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NFC West Q&A: Does Cardinals QB Carson Palmer scare division opponents?

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Should division rivals fear Palmer? (1:41)

ESPN NFL Insider Dan Graziano talks about the importance of Carson Palmer to the Cardinals. (1:41)

Today's question: In what ways does Cardinals quarterback Carson Palmer, coming off another ACL injury, scare other NFC West teams?

Nick Wagoner, St. Louis Rams: I'm not sure at this stage Palmer does anything that really "scares" teams, at least not him personally. But what's more notable is what his presence means for the Cardinals as a whole. It’s pretty clear that Arizona is good enough defensively and has enough pieces on offense to be a legitimate contender when it has a quarterback capable of getting the ball down the field. Palmer brings a veteran presence who isn’t prone to big mistakes and can connect on the deep ball. He shredded the Rams in 2013, averaging nearly 300 yards per game in two matchups and might have reached that number again last year had he not suffered a torn ACL in the first meeting between the teams. The Rams still lost to Arizona twice last season but both games were close in the fourth quarter. When Palmer was fully healthy late in 2013, he led the Cardinals to an easy 30-10 win.

Paul Gutierrez, San Francisco 49ers: The 49ers never saw Palmer last season, losing to Drew Stanton in Week 3 at Arizona and beating Ryan Lindley in the regular-season finale in Santa Clara. You’d have to go back two years to the last time the Niners saw him. They beat Palmer twice even though he threw for 705 yards on 53-of-90 passing with four touchdowns and three interceptions. Alas, two years ago is a lifetime for this Niners defense, which returns just four starters from that first meeting -- nose tackle Glenn Dorsey, outside linebacker Ahmad Brooks, inside linebacker NaVorro Bowman and free safety Eric Reid. Plus, the 49ers are breaking in a new defensive coordinator in Eric Mangini, whose personnel dictates the Niners confuse and confound opponents, as opposed to simply dominating. As such, Palmer represents a different challenge as a heady veteran who might be able to pick apart a rebuilding, er, reloading defense on the fly. Palmer the game manager against the Niners might be more dangerous than Palmer the mad bomber.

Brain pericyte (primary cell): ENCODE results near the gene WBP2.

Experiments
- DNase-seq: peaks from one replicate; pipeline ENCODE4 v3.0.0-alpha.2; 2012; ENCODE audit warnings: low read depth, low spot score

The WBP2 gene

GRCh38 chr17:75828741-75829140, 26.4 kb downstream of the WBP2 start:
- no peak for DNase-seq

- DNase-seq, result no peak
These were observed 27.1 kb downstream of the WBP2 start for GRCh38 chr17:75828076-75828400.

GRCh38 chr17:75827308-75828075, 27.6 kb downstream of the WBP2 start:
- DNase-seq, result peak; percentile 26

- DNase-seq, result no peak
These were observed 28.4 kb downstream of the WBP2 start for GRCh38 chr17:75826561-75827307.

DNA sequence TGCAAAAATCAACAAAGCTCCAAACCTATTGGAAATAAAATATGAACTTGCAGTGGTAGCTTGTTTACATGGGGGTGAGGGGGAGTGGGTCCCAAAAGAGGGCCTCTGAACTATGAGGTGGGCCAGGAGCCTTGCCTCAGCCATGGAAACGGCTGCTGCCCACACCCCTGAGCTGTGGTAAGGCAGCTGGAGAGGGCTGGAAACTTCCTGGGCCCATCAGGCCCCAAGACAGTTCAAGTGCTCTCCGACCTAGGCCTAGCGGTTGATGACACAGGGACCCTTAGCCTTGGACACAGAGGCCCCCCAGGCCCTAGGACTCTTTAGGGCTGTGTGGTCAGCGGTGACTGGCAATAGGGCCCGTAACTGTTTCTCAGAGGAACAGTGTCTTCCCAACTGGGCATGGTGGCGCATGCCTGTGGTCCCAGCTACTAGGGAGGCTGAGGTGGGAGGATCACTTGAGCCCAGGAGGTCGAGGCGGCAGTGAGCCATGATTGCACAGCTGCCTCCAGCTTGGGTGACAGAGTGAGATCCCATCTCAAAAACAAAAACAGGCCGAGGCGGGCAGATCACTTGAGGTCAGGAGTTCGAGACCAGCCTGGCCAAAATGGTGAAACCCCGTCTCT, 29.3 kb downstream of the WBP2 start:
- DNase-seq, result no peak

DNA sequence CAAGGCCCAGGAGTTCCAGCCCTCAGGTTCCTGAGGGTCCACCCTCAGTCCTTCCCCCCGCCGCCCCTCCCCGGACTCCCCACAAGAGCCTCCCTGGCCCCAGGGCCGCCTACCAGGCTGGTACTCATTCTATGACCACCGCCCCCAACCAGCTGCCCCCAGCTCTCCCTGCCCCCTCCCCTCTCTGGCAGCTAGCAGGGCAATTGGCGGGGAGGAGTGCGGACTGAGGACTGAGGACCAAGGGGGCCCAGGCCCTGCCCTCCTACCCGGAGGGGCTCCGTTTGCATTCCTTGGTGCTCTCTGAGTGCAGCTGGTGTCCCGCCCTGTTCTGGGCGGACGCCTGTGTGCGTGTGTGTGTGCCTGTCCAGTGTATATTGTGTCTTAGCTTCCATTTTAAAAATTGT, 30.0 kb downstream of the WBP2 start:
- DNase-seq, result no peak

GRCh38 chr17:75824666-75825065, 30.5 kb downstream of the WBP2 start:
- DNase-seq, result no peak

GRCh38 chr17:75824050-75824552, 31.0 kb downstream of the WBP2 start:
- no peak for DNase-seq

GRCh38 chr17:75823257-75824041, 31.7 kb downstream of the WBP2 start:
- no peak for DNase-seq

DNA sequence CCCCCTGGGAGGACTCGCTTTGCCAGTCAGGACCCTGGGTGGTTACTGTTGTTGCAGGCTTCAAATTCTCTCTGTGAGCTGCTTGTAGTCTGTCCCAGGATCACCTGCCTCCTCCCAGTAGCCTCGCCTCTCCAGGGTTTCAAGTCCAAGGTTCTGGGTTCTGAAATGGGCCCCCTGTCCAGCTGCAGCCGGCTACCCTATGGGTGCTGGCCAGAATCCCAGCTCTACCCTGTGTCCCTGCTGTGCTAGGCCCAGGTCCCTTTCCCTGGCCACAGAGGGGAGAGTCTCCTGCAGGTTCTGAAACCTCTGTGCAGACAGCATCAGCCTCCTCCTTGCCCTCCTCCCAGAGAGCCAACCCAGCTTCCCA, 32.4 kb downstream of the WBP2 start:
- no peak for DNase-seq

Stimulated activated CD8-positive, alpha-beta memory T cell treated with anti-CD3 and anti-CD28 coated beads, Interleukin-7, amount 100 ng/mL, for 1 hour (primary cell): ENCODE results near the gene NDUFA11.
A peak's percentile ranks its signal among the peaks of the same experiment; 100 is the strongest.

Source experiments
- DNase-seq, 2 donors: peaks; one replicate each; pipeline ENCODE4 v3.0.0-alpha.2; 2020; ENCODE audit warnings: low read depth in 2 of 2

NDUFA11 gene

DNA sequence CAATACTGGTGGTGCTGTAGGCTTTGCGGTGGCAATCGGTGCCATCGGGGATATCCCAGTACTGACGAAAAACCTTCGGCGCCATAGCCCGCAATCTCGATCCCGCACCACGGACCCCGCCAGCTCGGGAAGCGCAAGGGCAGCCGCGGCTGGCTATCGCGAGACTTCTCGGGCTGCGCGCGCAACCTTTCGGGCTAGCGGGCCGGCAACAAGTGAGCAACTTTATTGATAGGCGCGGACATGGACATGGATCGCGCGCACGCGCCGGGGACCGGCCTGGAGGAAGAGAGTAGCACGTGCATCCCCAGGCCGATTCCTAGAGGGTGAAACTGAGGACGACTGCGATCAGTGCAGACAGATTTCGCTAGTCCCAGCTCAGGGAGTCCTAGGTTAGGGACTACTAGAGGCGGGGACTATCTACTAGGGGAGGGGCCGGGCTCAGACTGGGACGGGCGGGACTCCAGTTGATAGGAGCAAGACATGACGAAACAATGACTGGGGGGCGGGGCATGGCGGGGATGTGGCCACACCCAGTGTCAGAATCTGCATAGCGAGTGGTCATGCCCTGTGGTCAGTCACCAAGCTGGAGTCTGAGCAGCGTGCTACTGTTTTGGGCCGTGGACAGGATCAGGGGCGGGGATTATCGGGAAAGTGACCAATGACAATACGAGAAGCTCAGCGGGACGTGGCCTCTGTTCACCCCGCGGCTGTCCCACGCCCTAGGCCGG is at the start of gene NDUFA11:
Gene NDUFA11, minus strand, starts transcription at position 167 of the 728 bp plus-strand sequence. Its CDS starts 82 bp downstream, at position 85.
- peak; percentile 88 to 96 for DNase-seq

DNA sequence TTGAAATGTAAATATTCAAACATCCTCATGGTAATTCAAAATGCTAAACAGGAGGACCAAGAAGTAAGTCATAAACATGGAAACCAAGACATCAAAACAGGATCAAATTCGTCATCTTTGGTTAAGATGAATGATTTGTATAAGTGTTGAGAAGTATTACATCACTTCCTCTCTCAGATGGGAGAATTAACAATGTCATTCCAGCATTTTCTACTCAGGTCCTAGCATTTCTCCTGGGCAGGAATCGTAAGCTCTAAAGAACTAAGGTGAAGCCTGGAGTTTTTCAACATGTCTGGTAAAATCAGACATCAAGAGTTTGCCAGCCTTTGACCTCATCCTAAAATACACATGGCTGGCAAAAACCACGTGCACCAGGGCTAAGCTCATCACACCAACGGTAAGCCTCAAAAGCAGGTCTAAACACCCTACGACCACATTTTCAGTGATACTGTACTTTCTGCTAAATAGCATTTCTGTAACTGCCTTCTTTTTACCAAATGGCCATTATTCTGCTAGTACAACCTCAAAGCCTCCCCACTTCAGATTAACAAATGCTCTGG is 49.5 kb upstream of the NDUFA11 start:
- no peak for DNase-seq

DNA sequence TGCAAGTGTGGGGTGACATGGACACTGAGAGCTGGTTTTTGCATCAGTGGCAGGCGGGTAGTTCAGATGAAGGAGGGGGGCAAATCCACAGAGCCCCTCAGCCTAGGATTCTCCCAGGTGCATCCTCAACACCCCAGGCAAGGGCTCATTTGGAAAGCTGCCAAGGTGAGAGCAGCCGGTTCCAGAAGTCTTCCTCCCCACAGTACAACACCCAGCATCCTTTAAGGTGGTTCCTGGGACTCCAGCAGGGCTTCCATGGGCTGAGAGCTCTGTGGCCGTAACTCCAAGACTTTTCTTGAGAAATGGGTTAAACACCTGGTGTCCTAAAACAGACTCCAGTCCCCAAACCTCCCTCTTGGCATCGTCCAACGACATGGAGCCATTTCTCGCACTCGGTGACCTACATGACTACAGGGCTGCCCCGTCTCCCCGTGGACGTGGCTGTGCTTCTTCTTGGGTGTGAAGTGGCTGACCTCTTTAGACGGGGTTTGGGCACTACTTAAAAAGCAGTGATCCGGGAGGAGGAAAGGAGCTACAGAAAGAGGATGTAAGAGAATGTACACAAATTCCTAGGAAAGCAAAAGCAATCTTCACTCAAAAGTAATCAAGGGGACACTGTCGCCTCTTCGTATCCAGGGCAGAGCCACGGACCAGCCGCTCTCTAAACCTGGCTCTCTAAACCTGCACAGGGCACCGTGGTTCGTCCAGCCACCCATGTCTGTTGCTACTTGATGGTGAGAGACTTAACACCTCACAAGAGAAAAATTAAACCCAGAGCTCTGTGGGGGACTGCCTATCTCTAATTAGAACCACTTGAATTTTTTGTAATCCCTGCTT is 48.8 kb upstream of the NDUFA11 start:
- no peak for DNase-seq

Terry Blount, Seattle Seahawks: I don’t know that it scares them, but everyone in the division knows the Cardinals are going to be much better with Palmer back. Who knows what this team could have accomplished last season if Palmer had been on the field all year. The Seahawks were fortunate they didn’t have to face him in either game last season, a definite factor in the Cardinals scoring a total of nine points in those games. A quick look at a couple of stats shows a dramatic difference. Palmer threw 11 TD passes and only three interceptions in six games. The team had only 10 TD passes and nine interceptions in the last 10 regular-season games. Arizona was 5-1 with Palmer; 6-5 without him, including the playoff game loss at Carolina. So the rest of the division knows Palmer makes the Cardinals a much tougher opponent.